Chemistry Issues Dog Arkansas Into SEC Tourney

FAYETTEVILLE -- Arkansas' season came unglued Saturday in its 77-64 loss at Auburn, and coach Stan Heath took responsibility with an apology to the Razorback nation while suggesting one of his team captains has been part of the problem in this disappointing ending.

Heath pointed the finger at himself first after his team's awful performance and its fourth straight road loss by an average of 12 points each.

"I realize we disappointed our fans, we disappointed the people of Arkansas, we disappointed the great players that have played in Arkansas uniforms," Heath said during his postgame radio show. "We are really sorry about that.

"I didn't prepare our team as well as we should have,"

After saying last Thursday, "it's not appropriate to name names in the paper," Heath later identified junior captain Jonathon  Modica as part of the "10 percent" he said haven't bought into the team concept at all times this season.

The Razorbacks (18-11, 6-10 SEC) dropped to 2-22 on the SEC road under Heath and are stumbling down the stretch offensively and cohesively with the SEC Tournament beginning this Thursday for them against Tennessee at 6:30 p.m. in Atlanta.

After starting the season 12-1 with promise against a weak nonconference schedule and a competitive loss to No. 1 Illinois, Arkansas lost 10 of its next 16 and could only manage two more SEC wins than Heath's first two seasons.

For the first time under Heath, Arkansas did not beat a ranked team in five tries after two wins against ranked foes in each of his first two seasons with less talented teams.

In SEC games, Arkansas averaged 1.6 more points than last year, shot 1.8 percent better from the field and held opponents to 0.5 percent less on defense.

Last Thursday, senior Mike Jones named chemistry issues on the team as a major problem after their six-minute scoring drought to close out a 57-55 loss to Mississippi State on Tuesday.

When asked about Jones' comments last week, Heath said "90 percent of the team" had bought into the team concept.

"There's 10 percent that fight a little bit because they have some tendencies that aren't in line of teamwork," Heath said Thursday. "I think when players take ownership, police the team, call guys out in a good way in the team setting is healthy.

"It's not appropriate to name names in the paper, but it's something all teams go through."

Arkansas' negative chemistry as a team was amplified on Saturday as the Hogs gave in to the tougher Tigers on the boards, had a 10:42 scoreless drought while allowing 21-0, coughed up 24 turnovers and shot 4 of 19 from the 3-point line in the second half.

The Razorbacks appeared to quit between the final four minutes of the first half and the first seven, but Heath named Arkansas' 0-6 hole to start the game with Modica and Jones on the floor as part of the problem.

While addressing his team's turnover difficulties trying to make entry passes Saturday, Heath mentioned Modica -- who shoots 52.3 percent overall and 44.1 percent from the 3-point line – had earned a reprieve after playing 13 and 20 minutes in his previous two games to get back in the starting lineup.

"We worked with Jonathon and really felt like his effort was better in practice and he was really buying more into team things," Heath said. "So we wanted to go back to him and give him another chance."

Modica, who had 7 assists feeding the post in a 66-65 win against Ole Miss Feb. 5, had a team-high 5 turnovers in 25 minutes Saturday mainly trying to get the ball inside.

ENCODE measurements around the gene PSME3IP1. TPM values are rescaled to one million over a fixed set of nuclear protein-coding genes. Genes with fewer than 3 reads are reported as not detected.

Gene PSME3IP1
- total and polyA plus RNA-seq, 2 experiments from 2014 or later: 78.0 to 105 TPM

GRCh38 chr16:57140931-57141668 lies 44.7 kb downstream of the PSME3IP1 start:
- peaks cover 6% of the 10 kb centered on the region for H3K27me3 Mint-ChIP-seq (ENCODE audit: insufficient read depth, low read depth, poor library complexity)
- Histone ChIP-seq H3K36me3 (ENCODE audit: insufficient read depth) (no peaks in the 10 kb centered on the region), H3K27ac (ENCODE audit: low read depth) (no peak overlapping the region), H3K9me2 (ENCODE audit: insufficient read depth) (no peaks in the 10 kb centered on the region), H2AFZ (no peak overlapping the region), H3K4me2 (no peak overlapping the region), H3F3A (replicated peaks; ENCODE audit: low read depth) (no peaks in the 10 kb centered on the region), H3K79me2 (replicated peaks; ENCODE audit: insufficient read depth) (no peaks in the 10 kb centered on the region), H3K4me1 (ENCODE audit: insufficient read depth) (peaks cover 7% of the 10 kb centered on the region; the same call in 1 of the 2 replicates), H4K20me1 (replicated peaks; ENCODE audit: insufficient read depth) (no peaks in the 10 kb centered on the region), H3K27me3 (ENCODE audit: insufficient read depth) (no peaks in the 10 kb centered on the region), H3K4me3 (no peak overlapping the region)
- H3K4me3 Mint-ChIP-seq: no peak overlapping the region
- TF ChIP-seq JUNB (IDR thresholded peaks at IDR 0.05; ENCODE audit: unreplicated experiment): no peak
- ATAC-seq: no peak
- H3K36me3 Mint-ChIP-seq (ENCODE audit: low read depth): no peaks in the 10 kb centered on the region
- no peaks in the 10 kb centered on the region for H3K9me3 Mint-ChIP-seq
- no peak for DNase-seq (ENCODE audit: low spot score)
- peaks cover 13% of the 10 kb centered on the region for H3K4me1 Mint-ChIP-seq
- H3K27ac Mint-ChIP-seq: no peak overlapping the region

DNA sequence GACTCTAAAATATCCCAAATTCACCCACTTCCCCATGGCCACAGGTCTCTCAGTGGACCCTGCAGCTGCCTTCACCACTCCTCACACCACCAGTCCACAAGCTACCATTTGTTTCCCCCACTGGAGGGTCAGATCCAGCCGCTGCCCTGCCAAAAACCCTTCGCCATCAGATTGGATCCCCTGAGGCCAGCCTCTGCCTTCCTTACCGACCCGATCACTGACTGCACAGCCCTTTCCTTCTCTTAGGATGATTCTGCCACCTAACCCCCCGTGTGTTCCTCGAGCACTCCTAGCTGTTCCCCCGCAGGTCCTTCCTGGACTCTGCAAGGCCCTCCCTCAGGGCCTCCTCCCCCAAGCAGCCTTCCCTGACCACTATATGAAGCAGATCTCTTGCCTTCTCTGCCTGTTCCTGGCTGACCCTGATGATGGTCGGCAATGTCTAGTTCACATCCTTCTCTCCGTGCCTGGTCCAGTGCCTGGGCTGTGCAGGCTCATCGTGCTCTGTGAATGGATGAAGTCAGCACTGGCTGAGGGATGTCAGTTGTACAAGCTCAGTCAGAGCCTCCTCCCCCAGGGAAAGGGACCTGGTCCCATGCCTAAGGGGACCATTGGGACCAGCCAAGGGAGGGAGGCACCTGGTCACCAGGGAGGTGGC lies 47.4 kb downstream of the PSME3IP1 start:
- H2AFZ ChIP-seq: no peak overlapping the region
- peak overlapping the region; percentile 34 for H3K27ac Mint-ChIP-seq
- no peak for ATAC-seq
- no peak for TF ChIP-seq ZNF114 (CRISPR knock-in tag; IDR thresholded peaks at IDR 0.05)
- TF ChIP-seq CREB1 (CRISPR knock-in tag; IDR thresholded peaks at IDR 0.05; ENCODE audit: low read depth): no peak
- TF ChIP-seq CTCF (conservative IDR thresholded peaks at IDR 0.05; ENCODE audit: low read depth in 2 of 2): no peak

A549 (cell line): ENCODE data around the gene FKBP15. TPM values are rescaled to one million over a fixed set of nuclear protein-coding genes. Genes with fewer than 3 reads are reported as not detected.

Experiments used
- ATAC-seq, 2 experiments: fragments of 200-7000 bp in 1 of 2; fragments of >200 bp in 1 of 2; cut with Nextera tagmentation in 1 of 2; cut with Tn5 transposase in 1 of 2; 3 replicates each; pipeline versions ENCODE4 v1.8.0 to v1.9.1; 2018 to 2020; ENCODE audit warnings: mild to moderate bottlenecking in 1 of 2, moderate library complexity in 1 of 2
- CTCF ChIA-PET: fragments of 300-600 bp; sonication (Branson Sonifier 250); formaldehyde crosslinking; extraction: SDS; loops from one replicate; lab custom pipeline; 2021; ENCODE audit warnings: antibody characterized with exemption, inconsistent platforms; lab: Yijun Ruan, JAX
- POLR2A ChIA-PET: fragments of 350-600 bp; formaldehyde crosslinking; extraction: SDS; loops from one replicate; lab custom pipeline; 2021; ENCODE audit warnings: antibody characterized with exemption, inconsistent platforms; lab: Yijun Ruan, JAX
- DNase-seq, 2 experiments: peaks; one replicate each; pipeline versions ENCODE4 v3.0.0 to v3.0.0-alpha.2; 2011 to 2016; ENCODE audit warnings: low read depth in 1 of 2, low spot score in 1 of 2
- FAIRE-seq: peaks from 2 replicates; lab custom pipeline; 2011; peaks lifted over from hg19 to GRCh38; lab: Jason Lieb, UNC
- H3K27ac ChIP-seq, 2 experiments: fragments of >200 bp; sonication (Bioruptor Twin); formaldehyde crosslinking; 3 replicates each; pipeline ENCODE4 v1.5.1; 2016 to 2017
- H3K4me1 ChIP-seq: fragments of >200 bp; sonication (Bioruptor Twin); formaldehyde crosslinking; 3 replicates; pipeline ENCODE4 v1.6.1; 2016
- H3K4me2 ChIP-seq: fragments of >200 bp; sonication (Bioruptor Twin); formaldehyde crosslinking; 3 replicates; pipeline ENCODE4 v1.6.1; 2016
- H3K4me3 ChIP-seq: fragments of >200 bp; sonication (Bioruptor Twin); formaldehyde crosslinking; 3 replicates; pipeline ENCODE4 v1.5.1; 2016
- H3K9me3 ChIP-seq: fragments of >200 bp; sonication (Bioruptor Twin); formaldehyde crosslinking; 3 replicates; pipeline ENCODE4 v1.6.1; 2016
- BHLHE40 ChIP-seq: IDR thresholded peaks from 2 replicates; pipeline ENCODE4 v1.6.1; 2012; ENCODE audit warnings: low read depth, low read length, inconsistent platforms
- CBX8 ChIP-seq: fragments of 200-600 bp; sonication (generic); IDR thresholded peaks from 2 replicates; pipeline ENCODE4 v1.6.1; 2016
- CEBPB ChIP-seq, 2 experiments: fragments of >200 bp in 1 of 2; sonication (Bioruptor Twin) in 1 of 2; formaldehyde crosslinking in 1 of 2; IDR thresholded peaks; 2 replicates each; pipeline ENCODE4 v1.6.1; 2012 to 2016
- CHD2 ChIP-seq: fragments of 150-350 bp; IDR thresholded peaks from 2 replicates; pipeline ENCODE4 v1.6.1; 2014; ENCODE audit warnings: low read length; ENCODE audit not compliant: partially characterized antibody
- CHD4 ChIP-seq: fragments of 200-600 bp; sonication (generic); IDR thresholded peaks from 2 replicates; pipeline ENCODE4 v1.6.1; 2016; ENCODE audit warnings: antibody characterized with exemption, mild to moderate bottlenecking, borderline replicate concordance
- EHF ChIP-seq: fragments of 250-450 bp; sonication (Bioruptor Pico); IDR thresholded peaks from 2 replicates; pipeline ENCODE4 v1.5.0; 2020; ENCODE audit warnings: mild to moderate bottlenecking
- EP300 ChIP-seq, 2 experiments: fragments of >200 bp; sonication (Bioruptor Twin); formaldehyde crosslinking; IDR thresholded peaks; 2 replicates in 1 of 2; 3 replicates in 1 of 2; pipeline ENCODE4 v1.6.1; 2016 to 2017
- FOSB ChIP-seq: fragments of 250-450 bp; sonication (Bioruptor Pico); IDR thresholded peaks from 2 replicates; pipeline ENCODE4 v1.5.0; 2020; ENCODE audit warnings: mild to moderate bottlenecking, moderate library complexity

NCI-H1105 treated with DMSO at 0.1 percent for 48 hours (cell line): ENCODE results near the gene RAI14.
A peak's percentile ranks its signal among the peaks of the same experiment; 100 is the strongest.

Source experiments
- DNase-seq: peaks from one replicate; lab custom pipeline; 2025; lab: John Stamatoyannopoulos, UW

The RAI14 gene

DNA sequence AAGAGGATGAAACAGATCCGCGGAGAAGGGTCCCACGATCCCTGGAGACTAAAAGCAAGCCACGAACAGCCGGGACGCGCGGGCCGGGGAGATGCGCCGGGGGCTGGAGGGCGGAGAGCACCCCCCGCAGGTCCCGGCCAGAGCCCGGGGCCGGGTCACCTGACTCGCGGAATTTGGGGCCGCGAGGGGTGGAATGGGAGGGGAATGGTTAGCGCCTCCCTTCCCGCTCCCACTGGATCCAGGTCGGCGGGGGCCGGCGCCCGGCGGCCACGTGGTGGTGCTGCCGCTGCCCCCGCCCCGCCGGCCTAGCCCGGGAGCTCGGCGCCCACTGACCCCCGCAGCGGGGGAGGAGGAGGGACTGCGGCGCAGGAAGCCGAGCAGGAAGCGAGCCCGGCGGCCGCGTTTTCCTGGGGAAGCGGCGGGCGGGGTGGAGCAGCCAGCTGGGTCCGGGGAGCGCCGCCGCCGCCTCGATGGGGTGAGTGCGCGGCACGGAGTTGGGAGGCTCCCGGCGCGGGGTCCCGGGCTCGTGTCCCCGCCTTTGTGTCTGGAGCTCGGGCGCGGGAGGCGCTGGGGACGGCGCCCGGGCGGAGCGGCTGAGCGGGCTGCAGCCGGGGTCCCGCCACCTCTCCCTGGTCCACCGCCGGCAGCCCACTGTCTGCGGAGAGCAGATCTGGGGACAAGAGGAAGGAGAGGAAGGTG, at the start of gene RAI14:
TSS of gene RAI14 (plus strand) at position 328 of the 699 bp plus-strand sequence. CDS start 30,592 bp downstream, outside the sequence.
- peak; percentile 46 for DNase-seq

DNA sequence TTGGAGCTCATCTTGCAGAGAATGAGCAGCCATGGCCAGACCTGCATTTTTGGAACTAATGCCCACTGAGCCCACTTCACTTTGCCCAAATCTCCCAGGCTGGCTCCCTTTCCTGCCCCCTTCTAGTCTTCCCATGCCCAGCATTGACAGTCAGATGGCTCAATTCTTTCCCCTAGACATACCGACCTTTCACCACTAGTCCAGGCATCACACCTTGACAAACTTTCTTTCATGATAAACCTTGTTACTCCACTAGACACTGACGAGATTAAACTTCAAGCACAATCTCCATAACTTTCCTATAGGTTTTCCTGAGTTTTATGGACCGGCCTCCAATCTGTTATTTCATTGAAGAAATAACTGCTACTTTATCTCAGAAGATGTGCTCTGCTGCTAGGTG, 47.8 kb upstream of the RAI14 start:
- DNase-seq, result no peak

He did get the assist on Arkansas' first basket of the game when Townes finally touched the ball after a Brewer turnover and a Famutimi miss off the side of the backboard.

"That's not to point the finger at these guys at all," Heath said. "They earned it, they deserved it I thought it would help out the team. But it probably disrupted the chemistry out there."

Heath said Jones and Modica hadn't "played a lot with the other guys," although Modica started alongside Darian Townes, Ronnie Brewer and Olu Famutimi during Arkansas' three-game winning streak in early February and averaged 15.3 points in five straight games as a starter.

In four wins against ranked teams in Heath's three seasons, Modica has scored 21, 17, 26 and 8. On Feb. 12, Modica had 25 points in Arkansas' lone quality win against Western Division winner LSU.

Citing a need for better defense after his entire team was beat up and down the court at Vanderbilt on Feb. 19, Heath benched Modica all but 13 minutes of Arkansas' 70-68 win against Tennessee.

Heath and Modica both said he was better starting games, but Heath and Brewer have also commented it shouldn't matter if he starts or comes off the bench.

Whatever Modica's transgressions in Heath's view, he has certainly not said anything publicly this season that can even come close to a complaint other than to say it has been tough on him.

The Razorbacks' latest scoring drought of the season was its longest one and Arkansas hasn't been able to score consistently with or without Modica since South Carolina gave the rest of the conference a simple scouting report with a 2-3 zone that held them to 25 points in 29 minutes during a 64-52 loss Feb. 2.

In the nine games since, Arkansas has used five different starting lineups and has looked incapable and inept trying to beat zone defense.

Jones said the team can't afford to keep feeling sorry for itself or it could get clobbered again this Thursday.

Heath has lost his two SEC Tournament games by 10 and 30 points in his first two seasons.

"You have to stay strong through adversity because if we get our head down, it's just going to get worse," Jones said.

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